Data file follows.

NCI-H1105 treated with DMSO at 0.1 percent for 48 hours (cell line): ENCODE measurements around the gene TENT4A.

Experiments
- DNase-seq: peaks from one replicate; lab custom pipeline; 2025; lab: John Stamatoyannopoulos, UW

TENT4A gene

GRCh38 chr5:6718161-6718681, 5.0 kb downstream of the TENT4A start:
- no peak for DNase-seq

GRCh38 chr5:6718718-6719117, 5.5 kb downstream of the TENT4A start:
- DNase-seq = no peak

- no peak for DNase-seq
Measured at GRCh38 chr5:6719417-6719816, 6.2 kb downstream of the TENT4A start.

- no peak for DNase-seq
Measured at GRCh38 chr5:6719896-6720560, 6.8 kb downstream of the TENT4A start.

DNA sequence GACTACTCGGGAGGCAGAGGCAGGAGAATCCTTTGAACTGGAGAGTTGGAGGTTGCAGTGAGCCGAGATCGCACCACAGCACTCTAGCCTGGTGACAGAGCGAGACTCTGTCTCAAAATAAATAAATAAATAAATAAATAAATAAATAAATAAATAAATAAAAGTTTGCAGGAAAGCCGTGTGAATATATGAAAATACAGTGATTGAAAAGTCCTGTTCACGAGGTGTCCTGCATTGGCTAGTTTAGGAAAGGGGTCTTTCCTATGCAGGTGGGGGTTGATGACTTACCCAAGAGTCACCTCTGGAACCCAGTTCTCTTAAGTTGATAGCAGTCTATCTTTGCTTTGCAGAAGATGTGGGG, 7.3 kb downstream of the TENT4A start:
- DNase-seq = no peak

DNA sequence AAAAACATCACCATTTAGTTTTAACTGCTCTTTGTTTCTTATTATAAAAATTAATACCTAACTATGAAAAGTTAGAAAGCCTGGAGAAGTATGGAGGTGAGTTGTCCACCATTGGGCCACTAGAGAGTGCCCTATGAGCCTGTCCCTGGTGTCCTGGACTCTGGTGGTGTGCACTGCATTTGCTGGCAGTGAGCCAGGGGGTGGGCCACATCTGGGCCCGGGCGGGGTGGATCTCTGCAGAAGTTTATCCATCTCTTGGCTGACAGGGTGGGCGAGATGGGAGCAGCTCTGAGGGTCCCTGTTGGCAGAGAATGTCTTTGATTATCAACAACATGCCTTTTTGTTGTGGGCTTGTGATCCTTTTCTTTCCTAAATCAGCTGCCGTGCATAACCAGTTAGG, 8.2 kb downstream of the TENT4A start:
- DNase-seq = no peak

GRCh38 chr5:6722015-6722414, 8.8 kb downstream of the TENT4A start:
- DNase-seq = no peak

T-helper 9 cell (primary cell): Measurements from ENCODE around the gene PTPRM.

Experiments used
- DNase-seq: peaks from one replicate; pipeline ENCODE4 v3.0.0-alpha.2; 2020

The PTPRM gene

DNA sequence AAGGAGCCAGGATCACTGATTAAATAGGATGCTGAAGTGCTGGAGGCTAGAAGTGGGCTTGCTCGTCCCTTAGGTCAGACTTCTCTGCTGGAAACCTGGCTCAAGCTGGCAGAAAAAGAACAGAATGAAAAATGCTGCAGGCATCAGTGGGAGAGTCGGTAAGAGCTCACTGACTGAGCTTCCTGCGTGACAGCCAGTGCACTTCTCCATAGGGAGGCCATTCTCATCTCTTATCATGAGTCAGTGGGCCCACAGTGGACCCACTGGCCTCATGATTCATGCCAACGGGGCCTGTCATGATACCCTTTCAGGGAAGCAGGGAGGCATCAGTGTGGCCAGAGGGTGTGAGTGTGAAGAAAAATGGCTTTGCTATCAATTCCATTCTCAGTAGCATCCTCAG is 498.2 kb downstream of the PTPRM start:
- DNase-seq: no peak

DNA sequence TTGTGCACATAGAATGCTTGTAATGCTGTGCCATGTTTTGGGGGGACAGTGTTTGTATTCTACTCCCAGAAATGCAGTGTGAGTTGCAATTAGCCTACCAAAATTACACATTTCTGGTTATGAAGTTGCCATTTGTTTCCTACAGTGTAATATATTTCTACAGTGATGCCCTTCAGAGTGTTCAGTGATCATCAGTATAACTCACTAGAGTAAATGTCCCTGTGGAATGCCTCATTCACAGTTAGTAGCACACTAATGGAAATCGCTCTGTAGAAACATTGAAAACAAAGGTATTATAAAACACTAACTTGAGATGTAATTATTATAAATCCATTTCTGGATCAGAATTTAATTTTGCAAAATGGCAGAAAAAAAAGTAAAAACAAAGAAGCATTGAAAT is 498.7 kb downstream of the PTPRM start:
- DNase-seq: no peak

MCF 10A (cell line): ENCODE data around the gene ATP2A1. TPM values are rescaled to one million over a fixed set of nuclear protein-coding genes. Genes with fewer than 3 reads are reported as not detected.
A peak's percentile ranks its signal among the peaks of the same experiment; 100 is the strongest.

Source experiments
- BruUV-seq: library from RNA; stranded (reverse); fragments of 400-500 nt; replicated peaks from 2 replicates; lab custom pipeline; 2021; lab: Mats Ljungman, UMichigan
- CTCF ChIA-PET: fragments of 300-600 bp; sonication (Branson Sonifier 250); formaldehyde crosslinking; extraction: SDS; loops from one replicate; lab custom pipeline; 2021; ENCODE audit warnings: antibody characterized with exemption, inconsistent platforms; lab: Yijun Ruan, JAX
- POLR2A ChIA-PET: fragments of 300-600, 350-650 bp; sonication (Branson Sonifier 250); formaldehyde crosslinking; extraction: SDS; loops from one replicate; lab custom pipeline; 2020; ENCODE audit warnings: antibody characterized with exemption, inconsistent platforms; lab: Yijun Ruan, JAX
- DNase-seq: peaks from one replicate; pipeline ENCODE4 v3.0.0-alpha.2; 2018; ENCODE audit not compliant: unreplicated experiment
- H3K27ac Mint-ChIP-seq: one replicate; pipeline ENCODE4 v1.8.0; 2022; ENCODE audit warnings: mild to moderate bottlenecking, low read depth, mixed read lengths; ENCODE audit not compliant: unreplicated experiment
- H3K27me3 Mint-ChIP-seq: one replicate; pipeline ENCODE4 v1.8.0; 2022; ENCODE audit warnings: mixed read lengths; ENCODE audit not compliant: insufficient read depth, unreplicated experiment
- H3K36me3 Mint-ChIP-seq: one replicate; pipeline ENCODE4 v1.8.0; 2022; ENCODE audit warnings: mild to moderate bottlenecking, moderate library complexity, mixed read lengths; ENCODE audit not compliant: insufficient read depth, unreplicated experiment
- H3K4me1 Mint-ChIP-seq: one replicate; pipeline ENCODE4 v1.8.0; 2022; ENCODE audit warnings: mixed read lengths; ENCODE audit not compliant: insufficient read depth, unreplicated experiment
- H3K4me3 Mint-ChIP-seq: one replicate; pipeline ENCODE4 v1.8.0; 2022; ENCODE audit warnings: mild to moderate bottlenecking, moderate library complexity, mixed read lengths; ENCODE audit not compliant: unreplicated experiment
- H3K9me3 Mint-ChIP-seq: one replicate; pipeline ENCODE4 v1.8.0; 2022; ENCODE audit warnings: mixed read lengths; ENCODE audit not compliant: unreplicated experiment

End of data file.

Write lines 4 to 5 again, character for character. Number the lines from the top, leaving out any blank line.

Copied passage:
TENT4A gene

GRCh38 chr5:6718161-6718681, 5.0 kb downstream of the TENT4A start: